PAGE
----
There are a lot of reasons to avoid raiding your fridge in the middle of the night. I thought I’d heard them all… until I heard this one. And with Labor Day right around the corner, I thought you should hear about it, too.
Researchers at UC Irvine and the O’Donnell Brain Institute recently discovered that eating outside of natural circadian rhythms can alter the skin’s protective mechanisms against sun damage.
Well, in mice, at least. But these findings are definitely worth a second look…
As part of their experiment, the researchers fed daytime meals to typically nocturnal mice. And they found that, compared to mice receiving normal nighttime meals, the day-eating mice sustained more skin damage from exposure to UVB rays. (These are the rays responsible for superficial sunburns — and also skin cancer.)
Why? The researchers think they know one reason. As it turns out, abnormal mealtimes caused the enzyme xeroderma pigmentosum group A (XPA) to be less active during the day. This enzyme is responsible for repairing sun-damaged skin. (Note that this shift wasn’t evident in the mice who maintained their normal nighttime meals.)
Considering previous research has uncovered clear circadian rhythms related to skin biology, this finding isn’t too surprising. And if this new finding holds water for humans, the practical implications are pretty clear: The timing of your meals is one way you influence your skin’s “clock” for better or worse.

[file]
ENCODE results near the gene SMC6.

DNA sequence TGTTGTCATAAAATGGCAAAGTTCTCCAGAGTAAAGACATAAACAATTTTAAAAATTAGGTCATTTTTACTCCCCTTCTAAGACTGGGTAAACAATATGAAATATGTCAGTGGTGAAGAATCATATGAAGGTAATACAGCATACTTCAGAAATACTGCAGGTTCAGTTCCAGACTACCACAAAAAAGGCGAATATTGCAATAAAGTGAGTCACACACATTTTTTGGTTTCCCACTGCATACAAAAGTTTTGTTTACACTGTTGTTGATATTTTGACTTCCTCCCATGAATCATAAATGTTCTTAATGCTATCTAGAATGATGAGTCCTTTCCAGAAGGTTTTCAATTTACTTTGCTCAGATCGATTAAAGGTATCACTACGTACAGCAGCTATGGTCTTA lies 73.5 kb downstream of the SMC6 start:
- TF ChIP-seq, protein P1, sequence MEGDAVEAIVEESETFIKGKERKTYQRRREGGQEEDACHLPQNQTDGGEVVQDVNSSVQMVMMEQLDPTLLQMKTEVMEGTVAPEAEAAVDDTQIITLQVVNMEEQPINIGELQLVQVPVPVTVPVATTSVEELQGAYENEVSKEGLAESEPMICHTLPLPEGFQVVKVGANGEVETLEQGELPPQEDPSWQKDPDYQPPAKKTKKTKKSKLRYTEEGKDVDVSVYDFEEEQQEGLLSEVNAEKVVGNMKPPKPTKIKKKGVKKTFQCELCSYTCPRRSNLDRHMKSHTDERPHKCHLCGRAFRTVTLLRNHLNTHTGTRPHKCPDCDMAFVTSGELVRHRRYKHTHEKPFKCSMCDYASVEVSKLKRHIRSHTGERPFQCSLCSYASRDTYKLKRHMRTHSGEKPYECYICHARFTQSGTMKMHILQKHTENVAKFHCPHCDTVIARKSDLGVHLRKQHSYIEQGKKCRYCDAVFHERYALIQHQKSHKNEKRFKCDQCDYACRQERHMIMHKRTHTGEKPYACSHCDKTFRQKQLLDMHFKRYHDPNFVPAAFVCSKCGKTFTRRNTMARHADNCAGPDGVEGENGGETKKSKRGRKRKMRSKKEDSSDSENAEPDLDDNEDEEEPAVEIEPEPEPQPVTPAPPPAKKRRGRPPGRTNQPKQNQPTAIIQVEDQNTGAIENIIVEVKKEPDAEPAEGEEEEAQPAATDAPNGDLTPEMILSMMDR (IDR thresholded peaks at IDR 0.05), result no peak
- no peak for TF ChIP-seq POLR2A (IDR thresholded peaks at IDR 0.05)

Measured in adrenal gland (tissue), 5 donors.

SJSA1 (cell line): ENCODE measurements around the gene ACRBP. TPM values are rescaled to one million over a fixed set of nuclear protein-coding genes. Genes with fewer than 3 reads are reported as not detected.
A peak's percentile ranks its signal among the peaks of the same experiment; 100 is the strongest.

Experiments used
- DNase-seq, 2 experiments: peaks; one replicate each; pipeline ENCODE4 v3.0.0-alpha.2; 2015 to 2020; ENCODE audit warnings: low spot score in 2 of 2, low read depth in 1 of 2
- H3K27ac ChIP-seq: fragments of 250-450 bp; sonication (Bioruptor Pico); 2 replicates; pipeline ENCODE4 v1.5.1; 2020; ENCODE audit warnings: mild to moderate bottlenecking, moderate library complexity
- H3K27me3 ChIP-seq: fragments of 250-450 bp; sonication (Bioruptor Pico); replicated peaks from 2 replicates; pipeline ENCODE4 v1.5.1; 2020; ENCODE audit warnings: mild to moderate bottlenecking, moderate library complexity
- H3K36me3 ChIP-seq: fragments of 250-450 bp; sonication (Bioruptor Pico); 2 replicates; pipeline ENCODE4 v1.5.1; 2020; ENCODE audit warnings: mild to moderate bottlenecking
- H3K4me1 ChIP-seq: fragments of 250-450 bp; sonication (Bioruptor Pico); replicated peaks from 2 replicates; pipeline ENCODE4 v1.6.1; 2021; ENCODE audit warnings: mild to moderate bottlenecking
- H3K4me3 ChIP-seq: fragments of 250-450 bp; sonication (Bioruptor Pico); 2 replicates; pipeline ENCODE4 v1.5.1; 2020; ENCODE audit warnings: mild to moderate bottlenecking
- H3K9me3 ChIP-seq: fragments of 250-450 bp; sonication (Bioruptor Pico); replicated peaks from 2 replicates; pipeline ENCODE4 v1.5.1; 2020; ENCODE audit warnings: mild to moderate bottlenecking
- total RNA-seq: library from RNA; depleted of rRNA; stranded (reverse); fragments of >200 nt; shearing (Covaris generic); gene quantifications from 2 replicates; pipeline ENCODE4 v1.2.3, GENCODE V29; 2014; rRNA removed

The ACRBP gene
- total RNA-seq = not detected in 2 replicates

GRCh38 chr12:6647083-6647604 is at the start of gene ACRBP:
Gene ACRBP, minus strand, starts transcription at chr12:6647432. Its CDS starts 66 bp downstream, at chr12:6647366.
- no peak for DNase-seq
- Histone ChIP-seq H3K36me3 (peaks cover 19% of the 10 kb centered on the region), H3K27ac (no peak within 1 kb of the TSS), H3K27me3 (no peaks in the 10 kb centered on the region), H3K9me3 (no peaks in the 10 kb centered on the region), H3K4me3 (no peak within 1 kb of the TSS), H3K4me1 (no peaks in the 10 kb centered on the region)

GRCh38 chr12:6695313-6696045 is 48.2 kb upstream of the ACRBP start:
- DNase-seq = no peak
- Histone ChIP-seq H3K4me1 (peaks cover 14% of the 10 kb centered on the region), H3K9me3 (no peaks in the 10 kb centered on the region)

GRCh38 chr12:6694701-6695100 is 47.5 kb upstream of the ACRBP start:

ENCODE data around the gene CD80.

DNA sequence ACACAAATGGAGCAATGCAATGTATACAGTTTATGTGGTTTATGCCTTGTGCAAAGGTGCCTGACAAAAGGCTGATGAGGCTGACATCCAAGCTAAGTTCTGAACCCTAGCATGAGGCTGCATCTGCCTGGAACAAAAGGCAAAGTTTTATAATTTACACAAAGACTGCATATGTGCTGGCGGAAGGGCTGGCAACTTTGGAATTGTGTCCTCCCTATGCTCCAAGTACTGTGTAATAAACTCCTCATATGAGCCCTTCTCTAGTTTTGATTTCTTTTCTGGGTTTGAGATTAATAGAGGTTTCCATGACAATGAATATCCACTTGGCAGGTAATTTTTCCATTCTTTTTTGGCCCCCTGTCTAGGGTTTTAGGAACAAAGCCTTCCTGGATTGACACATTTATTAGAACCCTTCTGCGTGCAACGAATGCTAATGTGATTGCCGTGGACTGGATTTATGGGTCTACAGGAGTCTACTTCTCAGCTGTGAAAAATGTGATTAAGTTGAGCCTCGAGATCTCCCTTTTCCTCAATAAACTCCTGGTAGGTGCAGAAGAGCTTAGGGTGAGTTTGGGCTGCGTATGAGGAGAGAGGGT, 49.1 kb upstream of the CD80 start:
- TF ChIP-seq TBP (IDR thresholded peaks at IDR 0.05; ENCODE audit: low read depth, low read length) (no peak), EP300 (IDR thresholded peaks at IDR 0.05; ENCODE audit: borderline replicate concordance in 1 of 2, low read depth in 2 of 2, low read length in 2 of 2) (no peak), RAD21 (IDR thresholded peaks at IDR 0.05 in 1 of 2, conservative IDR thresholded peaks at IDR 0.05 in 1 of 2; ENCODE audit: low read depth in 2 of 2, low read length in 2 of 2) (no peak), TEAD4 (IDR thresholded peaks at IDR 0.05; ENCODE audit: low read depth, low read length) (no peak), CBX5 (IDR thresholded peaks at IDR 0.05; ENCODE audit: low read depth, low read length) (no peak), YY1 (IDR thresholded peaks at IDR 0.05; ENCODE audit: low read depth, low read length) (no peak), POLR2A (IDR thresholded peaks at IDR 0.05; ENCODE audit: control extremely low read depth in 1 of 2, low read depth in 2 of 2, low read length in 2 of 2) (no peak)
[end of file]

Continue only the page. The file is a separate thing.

It’s a possibility that I find fascinating — especially since you might recall that my advice regarding sun exposure isn’t exactly typical. (I am an unapologetic sun lover. And ultimately, research suggests that this isn’t such a bad way to be.)
Obviously, I’m not saying you can ditch your sunscreen for baby oil, so long as you don’t eat after sunset. But should the same rules about circadian rhythms apply to the average beachgoer, it points to at least one natural strategy to minimize the risks of sun exposure… while still reaping some of the many benefits.
Either way, one thing is for certain — nobody benefits from a nasty sunburn. And if avoiding an ill-advised midnight snack might help to spare you some sting on one of the biggest beach weekends of the year, then I figured it was a tip worth sharing.